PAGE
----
Fujimoto’s study remains integral to understanding the group, and brings a new perspective, even to the many descendents which run for many generations, some tracing to more than 10, spread throughout Malaysia and the nations of Southeast Asia. The Jawi Peranakan group was much engaged in the spread of education, the rise of Islamic modernist movement in Pulau Pinang and Singapura, and the increase in social and political consciousness in the decades of 1930s and 1940s in Malaya and Singapura.
Fujimoto’s study focuses on the group and its brief leadership of the wider Malay community, and the long term process of assimilation into the (Malay) community. To dispel some erroneous notions of the group, and many from within the community itself, we belabour on circumstances of the emergence of the term. The term used to describe the Jawi Peranakan in official documents and census was Jawi Pekan or “Town Malay”, or Melayu Pekan, where Jawi was a term derived from early Arab traders and sojourners. And of course, the emergence of the Arab Peranakan, along the way, enriches the porous and changing social boundary — what can be described as being created by a culturally fluid environment and in turn mobilising that very environment.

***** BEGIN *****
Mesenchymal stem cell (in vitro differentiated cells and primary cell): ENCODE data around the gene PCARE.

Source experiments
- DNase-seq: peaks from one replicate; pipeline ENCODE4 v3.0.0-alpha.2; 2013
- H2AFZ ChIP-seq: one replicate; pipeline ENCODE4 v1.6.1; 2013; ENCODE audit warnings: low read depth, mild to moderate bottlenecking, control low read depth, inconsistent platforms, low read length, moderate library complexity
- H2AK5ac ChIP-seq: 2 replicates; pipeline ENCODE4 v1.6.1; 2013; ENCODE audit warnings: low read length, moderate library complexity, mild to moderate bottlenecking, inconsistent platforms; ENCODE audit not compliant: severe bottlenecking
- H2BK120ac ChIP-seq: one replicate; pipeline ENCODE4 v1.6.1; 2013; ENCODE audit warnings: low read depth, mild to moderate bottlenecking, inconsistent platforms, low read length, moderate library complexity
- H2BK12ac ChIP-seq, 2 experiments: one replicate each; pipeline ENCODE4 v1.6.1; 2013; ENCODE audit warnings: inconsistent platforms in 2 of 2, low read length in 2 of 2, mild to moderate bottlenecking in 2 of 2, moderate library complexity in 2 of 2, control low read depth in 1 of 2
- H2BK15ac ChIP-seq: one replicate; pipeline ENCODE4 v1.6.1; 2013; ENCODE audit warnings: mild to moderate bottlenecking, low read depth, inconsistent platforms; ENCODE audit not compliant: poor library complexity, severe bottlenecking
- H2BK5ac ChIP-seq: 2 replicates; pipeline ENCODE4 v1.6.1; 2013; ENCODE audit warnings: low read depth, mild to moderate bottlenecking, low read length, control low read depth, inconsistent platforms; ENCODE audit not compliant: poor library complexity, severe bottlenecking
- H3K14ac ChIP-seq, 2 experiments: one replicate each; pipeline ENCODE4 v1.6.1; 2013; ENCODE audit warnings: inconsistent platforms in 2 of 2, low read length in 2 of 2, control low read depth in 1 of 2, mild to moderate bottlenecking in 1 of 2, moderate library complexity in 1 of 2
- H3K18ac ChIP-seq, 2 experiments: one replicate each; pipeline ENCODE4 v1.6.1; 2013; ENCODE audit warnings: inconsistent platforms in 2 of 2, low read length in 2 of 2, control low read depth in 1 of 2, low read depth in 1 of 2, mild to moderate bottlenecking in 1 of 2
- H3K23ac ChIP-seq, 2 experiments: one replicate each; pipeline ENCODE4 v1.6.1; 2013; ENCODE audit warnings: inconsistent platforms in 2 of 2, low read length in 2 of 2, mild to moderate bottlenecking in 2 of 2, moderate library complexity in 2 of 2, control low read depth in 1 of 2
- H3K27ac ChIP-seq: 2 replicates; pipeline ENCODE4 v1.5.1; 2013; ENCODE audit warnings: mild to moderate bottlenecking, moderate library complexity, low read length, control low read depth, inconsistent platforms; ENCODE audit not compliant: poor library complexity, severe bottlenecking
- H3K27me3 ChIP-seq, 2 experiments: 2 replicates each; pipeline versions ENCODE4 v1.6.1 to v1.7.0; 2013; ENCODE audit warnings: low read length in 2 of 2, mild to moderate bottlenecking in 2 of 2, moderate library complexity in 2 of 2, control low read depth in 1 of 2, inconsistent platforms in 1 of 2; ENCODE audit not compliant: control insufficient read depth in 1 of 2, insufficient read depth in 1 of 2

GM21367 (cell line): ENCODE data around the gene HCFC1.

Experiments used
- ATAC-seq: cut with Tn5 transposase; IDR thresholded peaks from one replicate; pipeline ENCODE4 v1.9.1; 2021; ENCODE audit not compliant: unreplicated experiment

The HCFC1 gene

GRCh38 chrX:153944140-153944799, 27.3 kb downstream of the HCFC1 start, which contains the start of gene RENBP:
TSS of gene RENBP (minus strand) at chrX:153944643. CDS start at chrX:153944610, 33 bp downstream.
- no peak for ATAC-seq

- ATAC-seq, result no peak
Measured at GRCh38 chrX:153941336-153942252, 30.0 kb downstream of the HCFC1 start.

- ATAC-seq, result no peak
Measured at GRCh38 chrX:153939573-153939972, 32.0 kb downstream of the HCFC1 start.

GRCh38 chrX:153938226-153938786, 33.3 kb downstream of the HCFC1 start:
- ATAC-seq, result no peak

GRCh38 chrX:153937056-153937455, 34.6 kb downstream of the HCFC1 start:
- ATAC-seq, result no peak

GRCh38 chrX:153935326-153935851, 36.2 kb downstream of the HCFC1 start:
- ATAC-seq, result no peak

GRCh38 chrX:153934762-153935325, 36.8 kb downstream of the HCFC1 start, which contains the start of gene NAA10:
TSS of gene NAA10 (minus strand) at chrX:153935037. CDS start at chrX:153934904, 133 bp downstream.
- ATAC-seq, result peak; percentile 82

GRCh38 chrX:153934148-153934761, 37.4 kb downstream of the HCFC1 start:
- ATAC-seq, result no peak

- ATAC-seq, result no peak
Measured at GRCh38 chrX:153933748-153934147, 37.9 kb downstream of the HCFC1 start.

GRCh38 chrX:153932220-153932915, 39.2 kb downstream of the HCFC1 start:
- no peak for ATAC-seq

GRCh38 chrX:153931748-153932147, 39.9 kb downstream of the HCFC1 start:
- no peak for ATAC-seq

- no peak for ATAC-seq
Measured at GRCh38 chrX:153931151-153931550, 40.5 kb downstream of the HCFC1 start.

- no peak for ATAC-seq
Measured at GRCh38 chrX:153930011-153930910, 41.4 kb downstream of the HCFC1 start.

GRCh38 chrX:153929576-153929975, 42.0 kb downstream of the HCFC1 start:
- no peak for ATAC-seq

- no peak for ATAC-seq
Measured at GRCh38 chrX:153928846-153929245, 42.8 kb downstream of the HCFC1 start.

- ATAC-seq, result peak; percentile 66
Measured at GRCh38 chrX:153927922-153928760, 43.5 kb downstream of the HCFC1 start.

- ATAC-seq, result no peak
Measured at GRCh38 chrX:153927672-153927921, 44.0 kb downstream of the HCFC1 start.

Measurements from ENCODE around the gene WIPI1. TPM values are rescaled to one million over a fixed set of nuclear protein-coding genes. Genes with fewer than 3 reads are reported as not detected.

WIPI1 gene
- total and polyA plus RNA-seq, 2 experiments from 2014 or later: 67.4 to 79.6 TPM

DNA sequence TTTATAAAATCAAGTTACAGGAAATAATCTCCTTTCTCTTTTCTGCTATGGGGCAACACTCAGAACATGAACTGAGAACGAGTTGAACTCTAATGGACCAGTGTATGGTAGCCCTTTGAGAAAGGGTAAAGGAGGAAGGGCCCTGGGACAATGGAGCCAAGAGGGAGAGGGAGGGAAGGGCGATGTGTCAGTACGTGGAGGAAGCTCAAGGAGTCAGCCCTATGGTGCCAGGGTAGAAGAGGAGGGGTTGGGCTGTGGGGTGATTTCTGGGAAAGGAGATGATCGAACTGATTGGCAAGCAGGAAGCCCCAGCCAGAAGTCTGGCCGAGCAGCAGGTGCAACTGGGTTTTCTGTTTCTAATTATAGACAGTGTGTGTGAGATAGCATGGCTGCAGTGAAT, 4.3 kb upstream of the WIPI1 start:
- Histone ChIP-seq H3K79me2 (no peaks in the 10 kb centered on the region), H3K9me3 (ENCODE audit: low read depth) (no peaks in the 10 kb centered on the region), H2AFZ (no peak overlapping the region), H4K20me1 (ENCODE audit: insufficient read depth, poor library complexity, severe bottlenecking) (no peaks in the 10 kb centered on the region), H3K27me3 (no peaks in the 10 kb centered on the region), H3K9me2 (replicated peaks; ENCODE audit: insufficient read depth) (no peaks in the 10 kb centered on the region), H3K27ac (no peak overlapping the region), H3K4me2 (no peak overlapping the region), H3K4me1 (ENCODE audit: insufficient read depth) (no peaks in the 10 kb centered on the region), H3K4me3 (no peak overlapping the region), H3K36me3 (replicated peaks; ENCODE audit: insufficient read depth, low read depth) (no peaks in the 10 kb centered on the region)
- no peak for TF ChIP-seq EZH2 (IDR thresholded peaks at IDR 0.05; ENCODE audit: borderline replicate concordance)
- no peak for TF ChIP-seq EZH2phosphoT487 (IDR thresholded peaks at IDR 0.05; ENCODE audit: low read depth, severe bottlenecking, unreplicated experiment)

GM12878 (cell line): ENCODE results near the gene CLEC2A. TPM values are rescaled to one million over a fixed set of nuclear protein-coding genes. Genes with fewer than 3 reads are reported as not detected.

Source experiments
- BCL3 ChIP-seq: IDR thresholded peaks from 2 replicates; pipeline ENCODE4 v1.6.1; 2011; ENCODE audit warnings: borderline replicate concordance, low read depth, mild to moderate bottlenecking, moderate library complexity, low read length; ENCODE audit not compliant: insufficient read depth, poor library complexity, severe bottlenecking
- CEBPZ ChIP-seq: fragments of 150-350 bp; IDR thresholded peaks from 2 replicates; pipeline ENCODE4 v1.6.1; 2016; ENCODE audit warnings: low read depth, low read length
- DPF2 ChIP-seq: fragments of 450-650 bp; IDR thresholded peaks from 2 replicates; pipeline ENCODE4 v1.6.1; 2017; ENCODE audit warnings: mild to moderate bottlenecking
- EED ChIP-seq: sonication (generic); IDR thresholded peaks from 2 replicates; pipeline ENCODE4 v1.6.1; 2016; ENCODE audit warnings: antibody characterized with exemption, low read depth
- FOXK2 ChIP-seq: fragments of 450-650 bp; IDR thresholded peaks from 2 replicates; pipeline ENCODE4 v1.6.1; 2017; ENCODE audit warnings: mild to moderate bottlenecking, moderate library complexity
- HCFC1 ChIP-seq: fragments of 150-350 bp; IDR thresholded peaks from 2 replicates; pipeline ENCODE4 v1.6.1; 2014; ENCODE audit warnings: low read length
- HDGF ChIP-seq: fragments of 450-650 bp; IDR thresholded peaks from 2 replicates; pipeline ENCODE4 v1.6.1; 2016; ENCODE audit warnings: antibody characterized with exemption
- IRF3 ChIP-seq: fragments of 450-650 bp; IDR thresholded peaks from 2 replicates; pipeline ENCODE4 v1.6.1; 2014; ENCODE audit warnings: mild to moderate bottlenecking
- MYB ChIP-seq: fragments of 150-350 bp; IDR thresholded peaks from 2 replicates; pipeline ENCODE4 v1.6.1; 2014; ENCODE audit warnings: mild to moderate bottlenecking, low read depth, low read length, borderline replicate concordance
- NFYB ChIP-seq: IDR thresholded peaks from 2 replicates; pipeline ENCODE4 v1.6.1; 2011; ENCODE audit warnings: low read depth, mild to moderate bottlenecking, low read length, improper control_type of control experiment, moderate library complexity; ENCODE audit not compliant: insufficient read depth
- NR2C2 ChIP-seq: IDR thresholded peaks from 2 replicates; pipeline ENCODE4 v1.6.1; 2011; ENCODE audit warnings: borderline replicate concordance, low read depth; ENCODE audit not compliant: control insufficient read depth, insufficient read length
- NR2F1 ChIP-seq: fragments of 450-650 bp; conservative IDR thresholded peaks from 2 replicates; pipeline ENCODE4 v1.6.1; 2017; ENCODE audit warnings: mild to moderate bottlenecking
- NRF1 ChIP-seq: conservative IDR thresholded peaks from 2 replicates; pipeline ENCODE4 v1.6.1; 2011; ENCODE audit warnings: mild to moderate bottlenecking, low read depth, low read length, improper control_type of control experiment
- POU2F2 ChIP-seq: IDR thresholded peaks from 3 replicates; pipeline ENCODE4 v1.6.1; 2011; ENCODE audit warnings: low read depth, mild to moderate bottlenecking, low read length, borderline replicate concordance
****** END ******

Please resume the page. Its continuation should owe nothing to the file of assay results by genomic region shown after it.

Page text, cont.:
During the later half of the 19th century, the terminology of Jawi Pekan changed in general usage to the term Jawi Peranakan, emphasising the fact that members of the community were peranakan, or local-born, but had not yet been assimilated into the wider Malay community. The category Jawi Pekan was dropped from the 1911 census because of “insufficient numbers of Jawi Peranakan” since most members of the group were registering themselves as Malays. Even so, those born after 1911 still have the term Jawi Pekan in their birth certificates under the category of Nation. This continued until perhaps the 1920s, and also depends on the person recording the birth.
In the dynamics of daily life in Malaysia, and that of the geo-cultural areas of Penang and Kedah, the question of identity is implicit and central to our consciousness. This is because, among the community, and the national community at large, there is much ambiguity as to who we are, and who we are against our perceived Other. There are also many sensitivities, either due to historical and cultural distance, ignorance and ambivalence, the dominance of popular knowledge and misrepresentation, or the psyche of what can be described as “incestuous proximity” of being inside and the other at the same time.
Fujimoto’s work needs a revisit for an objective and non-judgmental knowledge for those who want to delve into issues of identity, ambiguity and distinctiveness of a community in Pulau Pinang and Malaysia viz the cultural, economic; and political dynamics. The community’s role as provider of national consciousness and Malay leadership in Tanjong especially through the first half of the last century is little known until today.
The writer is a professor at the Centre for Policy Research and International Studies, Universiti Sains Malaysia, and the first recipient of the Honorary President Resident Fellowship at the Perdana Leadership Foundation. Email him at firstname.lastname@example.org